Katahdin Part III–The Engine

So as not to let down our most ardent fans–here is the next chapter in the refit of this 112 year old tug….

OK–we’ve painted the upper and lower house, plus hauled out on the marine rail and cleaned & painted the hull.   So I’m now turning to the interior machinery–so put on your overalls and enter the the engine room by clicking the above link…..

OK–you’ve seen the engine running but it wasn’t that simple.   After four years of sitting at the dock, all this beast did was to hiss and spit rust and water from everywhere–and at 250 lbs starting pressure this is a lot of hissing.  The engineering is a snake-pit of pipes, tubes, valves,  etc.   Below is the control part of the engine which can either be started from the bridge, back (‘Texas’) deck or right here with the manual over-ride.

Part of the problem was this air valve which pumps air in the 7th cylinder–at the very top of the photo above and stores it in two huge air receivers for future starts.    This is critical–as this engine lacks a transmission and clutch–it is a direct reverse–meaning that in order to back down the boat, I have to shut down the engine, shift the cam and restart–all within a second–and then power in the opposite direction.  This means bringing the entire crankshaft, rods, pistons,  main shaft and propeller (many tons) to a complete stop, then moving the cam 2″ and restarting everything in the opposite direction.  This takes a lot of air.    So all valves must function.  This how I found one when I took it apart:

This is the valve responsible to supply air into the receivers and reaches several hundred degrees in temperature and is under a constant 250 lbs. pressure.

This is the “seventh” cylinder all rebuilt including the valve pictured above.  It is powered by the main engine to pump air–which is needed for restarting the engine.  On top are two triangular valve housings–letting air in (green piping on  right) and out (yellow piping on left–to be stored for the next start).  The blue pipe is water coolant.

Here are two open bays showing the camshaft–each supplying the needs of a piston–which is 10″ in diameter and weighs 250 lbs. each.  The head is about 400 lbs, and a piston rod is about 200 lbs.  This is a lot of mass to turn and reverse direction.

Each bay exhibits four cams and each cam has two lobe strategies for running in both directions.   No clutch, no transmission…..very simple.  Moving the cam engages the second set of lobes and the timing is now directed to a reverse start and the engine runs the opposite direction.  The cams (in order from left to right here) are 1. fuel, 2. intake valve, 3. air start, and 4. exhaust valve.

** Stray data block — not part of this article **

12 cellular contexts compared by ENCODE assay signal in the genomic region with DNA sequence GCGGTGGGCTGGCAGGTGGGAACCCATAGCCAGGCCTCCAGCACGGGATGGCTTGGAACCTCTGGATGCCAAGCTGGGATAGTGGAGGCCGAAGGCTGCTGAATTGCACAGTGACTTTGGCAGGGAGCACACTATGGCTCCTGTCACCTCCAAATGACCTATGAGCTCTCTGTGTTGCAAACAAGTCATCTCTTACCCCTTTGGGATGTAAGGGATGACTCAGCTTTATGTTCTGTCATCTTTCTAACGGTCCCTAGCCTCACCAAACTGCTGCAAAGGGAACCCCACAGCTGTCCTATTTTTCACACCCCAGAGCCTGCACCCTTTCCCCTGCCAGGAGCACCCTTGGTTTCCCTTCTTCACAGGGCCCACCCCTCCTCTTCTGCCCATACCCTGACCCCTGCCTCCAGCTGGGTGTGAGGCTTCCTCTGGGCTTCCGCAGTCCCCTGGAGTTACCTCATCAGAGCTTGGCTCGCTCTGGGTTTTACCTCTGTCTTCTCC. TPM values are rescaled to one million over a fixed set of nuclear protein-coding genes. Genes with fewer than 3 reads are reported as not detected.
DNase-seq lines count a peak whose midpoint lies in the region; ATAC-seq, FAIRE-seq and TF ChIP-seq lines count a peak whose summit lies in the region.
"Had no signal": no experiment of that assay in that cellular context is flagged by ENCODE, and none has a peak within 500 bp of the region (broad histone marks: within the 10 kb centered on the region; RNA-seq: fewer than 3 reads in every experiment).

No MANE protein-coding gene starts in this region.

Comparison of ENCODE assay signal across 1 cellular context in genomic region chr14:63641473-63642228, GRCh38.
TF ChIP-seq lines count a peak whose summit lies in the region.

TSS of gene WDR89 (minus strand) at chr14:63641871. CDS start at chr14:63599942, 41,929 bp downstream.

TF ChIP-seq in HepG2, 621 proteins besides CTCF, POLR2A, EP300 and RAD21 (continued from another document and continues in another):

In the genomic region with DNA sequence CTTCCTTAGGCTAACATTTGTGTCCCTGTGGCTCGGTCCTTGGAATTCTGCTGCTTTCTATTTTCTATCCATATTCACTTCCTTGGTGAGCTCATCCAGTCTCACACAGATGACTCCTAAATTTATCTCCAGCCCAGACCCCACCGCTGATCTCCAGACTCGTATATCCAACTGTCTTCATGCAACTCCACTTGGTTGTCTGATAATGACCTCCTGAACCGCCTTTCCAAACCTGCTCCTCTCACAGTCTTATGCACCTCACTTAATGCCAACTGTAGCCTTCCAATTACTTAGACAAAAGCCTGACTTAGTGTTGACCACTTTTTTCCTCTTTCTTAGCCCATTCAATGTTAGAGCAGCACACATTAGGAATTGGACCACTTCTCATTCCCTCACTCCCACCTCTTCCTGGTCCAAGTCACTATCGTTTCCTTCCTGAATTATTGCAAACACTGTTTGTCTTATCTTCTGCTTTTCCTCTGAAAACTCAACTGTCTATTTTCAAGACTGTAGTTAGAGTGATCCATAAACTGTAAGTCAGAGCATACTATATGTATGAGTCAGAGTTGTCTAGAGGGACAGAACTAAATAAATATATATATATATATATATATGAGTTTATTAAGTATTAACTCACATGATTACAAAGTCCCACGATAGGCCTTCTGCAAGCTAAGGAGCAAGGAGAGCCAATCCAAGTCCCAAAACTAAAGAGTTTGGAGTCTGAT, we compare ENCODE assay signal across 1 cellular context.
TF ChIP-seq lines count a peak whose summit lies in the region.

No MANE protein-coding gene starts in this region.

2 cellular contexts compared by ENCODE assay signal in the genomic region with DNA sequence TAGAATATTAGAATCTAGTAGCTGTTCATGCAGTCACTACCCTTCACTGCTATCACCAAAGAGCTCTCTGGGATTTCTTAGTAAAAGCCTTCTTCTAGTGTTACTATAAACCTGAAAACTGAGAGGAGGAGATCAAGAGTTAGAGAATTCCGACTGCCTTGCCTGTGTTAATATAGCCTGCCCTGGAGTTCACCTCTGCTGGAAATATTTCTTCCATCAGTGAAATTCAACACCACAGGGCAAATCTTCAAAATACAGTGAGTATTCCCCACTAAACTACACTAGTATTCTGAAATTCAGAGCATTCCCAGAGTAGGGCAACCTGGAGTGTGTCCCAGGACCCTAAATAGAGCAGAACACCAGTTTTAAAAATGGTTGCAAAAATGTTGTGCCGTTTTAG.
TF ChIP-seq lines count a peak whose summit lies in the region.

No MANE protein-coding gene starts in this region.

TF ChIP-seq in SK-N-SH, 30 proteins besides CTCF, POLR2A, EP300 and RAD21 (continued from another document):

This engine was built in 1944 by Washington Iron Works and is a model 6-R-13 (6 cylinders, 13″ stroke and right hand).  In dual engine applications, these engines were cast as mirror opposites so an engineer could tend to both from a center isle-way.  In the Katahdin, it is a single engine but this was built as the port engine for the USS Glassford, a ship that was never built as WWII was winding down at that time.

Washington Iron Works built thousands of engines for 101 years in Seattle (where the two sports stadiums now exist).  Only eight Washingtons are still powering vessels.  Here’s the engine when it was built in 1944–still in the factory.   It has powered three other boats including the Foss 15 which spent a lot of time here in Alaska.

BTW, everyone asks me where I get parts–I’ve a 40′ steel container with two other engines all broken down.  The Katahdin engine will run forever.

OK–here are all the moving parts exposed which require oiling every two hours times six cylinders.  All the pushrods are exposed on the outside of this engine, unlike the modern automobile engine.  The four functions that run this engine (see above) are:  Bendex (fuel) injectors, intake valve, air start valve, and exhaust–see cam description above.  Everything moves when this puppy lights off.  OK–here we go:

and….

After three days of fiddling around with all these controls, I finally found the shifting problem–I’d inadvertently positioned a brass disc in the selector valve backwards–no air, no shift.  This has been corrected so it’s time for dock trials, then sea trials….Stay tuned……

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